Thursday, 17 December 2015

Michael Moorcock's Steampunk Trilogy

Written in the early 70's, before steampunk was a thing, these books are ripping yarns. It's Biggles meets Jules Verne, part H.G. Wells, part Arthur Conan Doyle.
Our hero, Oswald Bastable, a captain in colonial India in 1901, travels in time to three alternate 20th centuries. Our very pucker captain encounters towering airships, monorails, "hovergyros" and gleaming Utopian cities. We encounter new versions of Joseph Stalin, Enoch Powell, Harold Wilson and Ronald Reagan (as an obnoxious boy scout leader).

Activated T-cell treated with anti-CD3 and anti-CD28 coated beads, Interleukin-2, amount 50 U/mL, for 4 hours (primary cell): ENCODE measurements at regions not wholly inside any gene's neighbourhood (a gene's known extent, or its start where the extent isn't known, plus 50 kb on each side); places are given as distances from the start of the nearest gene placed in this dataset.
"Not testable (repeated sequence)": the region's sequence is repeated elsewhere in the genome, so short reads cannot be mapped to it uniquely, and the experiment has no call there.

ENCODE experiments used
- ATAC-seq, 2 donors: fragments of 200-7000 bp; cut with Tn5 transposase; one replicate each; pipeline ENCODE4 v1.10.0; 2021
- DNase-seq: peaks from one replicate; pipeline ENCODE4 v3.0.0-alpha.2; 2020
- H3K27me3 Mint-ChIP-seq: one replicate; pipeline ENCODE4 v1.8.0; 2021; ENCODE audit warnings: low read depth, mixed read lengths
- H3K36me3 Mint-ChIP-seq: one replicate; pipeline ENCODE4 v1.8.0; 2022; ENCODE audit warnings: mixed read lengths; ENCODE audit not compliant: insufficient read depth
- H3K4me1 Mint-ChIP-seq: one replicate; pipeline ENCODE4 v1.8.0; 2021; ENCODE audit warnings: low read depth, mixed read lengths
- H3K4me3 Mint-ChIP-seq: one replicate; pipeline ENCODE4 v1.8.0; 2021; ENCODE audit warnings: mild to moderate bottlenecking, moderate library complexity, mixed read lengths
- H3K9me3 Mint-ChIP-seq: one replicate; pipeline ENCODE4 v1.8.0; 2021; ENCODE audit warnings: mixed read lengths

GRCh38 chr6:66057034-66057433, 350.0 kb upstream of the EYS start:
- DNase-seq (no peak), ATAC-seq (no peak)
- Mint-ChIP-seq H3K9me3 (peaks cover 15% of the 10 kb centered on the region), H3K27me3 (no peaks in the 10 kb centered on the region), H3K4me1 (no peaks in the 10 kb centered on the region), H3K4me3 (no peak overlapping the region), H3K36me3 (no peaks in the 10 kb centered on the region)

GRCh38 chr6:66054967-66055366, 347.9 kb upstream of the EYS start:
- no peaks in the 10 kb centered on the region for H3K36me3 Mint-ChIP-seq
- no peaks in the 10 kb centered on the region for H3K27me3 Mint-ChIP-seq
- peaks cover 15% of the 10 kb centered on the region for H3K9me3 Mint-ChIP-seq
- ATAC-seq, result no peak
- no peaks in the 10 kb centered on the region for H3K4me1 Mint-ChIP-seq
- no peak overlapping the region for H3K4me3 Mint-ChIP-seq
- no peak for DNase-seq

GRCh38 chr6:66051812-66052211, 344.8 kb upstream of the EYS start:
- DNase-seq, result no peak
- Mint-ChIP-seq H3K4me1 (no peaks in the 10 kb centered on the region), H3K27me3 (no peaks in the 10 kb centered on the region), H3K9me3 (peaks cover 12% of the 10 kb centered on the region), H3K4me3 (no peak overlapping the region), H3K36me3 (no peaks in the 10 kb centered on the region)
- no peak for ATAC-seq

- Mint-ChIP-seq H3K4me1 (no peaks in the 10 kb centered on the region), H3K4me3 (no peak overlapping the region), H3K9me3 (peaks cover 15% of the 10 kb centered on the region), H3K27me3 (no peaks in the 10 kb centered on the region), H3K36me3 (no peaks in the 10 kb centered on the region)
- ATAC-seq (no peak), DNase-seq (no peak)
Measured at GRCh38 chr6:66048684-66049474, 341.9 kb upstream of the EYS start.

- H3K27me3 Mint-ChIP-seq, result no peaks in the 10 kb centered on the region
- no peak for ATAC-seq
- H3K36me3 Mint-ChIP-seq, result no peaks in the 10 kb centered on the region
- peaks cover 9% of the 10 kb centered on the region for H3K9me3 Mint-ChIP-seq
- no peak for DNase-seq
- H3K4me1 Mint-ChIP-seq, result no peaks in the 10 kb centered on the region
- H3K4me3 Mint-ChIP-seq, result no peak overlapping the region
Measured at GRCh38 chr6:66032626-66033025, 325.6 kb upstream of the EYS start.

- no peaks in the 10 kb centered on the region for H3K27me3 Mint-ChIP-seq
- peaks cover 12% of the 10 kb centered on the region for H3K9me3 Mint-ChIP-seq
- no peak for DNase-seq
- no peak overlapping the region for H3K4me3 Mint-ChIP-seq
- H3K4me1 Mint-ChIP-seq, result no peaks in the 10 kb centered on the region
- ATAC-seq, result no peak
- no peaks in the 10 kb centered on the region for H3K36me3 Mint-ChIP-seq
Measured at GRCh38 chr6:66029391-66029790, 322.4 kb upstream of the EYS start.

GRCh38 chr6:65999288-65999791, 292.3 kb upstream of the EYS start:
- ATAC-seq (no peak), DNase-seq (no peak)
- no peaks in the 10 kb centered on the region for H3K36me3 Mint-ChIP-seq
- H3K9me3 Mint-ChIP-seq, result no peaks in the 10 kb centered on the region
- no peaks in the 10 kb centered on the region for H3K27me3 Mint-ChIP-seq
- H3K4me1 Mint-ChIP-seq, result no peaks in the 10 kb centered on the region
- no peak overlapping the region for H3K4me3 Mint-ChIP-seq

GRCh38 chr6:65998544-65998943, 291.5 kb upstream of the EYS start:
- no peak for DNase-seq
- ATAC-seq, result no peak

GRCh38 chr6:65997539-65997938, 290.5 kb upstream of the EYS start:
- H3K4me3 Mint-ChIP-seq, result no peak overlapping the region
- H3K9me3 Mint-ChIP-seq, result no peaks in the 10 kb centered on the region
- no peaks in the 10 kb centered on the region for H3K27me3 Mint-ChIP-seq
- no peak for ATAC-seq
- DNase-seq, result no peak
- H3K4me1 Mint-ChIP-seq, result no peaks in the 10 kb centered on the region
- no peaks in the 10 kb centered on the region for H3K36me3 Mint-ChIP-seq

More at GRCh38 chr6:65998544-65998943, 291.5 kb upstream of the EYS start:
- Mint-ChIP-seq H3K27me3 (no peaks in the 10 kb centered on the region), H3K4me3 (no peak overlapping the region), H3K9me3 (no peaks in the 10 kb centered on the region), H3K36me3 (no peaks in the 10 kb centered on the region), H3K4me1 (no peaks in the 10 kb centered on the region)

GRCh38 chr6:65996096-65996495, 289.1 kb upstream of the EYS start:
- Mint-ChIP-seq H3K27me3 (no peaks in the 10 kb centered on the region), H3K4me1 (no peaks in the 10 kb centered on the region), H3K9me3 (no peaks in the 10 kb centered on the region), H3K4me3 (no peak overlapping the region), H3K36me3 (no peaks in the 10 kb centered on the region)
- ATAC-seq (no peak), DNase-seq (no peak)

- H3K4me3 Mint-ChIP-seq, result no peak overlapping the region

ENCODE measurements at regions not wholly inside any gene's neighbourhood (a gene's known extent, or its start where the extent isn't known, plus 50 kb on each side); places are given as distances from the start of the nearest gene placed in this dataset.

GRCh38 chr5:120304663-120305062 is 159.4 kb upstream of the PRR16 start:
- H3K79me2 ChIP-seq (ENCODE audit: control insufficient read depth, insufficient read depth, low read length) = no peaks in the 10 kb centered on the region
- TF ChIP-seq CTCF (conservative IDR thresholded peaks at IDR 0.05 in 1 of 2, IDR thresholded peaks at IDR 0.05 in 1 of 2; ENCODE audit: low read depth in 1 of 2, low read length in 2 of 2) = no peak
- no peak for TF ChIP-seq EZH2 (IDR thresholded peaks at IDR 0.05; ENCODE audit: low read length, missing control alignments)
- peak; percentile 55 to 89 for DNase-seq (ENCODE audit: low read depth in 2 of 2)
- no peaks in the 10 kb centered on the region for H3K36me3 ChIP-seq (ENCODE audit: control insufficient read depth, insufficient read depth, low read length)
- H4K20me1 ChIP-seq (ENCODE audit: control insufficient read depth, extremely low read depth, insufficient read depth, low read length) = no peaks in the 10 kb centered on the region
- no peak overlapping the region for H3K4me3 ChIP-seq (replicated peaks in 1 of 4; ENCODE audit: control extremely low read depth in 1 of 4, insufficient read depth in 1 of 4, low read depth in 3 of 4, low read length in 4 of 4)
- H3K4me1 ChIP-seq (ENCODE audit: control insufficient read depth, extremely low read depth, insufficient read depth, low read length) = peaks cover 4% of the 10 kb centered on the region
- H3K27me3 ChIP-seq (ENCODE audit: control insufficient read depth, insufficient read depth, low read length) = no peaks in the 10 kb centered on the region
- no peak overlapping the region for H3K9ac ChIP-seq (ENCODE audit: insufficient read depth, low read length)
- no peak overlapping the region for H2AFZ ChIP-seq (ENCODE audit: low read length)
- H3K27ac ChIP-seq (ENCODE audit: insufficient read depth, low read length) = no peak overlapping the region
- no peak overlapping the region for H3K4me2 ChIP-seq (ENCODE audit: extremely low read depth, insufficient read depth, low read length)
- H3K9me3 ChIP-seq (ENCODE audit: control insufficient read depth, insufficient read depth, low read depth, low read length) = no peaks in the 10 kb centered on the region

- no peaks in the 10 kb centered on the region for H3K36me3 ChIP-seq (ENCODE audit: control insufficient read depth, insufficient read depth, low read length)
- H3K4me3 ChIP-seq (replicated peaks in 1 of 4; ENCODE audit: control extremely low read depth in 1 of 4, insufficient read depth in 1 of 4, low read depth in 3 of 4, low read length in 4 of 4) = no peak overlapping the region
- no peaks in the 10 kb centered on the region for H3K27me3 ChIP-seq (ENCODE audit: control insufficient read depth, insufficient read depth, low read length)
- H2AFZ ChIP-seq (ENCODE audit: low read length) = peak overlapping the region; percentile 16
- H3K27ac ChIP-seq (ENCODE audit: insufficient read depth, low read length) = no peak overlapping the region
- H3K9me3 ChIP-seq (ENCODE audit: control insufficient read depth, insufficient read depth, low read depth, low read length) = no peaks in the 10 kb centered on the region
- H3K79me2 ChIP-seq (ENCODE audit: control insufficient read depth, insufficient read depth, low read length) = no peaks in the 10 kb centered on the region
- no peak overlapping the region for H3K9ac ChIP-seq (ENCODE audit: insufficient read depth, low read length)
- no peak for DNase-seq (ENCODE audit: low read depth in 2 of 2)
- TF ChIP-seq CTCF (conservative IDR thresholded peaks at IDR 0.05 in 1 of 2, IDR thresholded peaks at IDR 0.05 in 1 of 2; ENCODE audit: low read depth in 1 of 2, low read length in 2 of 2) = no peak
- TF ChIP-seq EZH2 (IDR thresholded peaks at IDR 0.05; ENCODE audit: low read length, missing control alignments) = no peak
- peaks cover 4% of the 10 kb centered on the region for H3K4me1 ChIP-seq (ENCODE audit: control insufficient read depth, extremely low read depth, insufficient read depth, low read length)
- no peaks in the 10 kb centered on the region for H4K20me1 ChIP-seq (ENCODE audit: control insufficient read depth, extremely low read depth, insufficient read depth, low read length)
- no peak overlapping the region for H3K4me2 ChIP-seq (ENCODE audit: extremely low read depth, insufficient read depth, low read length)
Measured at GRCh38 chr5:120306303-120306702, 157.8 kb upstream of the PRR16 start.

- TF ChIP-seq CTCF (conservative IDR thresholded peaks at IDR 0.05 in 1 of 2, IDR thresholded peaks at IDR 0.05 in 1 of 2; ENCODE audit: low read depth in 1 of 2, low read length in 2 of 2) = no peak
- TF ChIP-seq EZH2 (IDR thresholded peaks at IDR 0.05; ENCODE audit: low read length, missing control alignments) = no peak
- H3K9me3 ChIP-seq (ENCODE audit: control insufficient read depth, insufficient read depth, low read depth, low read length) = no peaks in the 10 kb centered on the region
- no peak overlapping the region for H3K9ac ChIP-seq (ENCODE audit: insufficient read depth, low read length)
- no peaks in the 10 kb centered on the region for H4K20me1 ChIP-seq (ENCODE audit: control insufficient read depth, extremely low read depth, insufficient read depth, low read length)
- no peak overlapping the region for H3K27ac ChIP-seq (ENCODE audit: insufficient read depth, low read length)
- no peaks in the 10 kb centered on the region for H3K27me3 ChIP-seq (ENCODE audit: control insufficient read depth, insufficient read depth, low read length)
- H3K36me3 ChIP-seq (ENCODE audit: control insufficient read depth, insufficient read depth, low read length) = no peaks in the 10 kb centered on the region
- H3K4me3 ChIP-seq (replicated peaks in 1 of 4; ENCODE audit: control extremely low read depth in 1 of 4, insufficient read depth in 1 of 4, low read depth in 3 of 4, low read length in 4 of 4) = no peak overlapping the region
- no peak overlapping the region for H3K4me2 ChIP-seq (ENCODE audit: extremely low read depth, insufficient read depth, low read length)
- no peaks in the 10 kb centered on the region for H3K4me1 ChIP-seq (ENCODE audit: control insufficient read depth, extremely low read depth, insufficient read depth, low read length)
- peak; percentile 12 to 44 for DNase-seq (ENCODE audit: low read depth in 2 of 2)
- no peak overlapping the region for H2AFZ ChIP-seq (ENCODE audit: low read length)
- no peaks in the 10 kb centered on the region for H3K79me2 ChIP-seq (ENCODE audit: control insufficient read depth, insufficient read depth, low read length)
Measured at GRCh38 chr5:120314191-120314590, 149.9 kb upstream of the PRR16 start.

The narrative is sometimes bogged down by political science debate. The fun stuff is finding out what happens when Brits stay too long in the steamy colonies - copious gin and tonics, visits to opium dens, characters spouting: "now steady on, old chap".
The last quarter of "The Steel Tsar" (final in the series, published in 1980) is a bit ponderous, with the narrator trying to make sense of the 'multiverse'. Mrs Persson, one of the reappearing characters (a member of the "League" of "chrononauts") is the trilogy's most intriguing individual.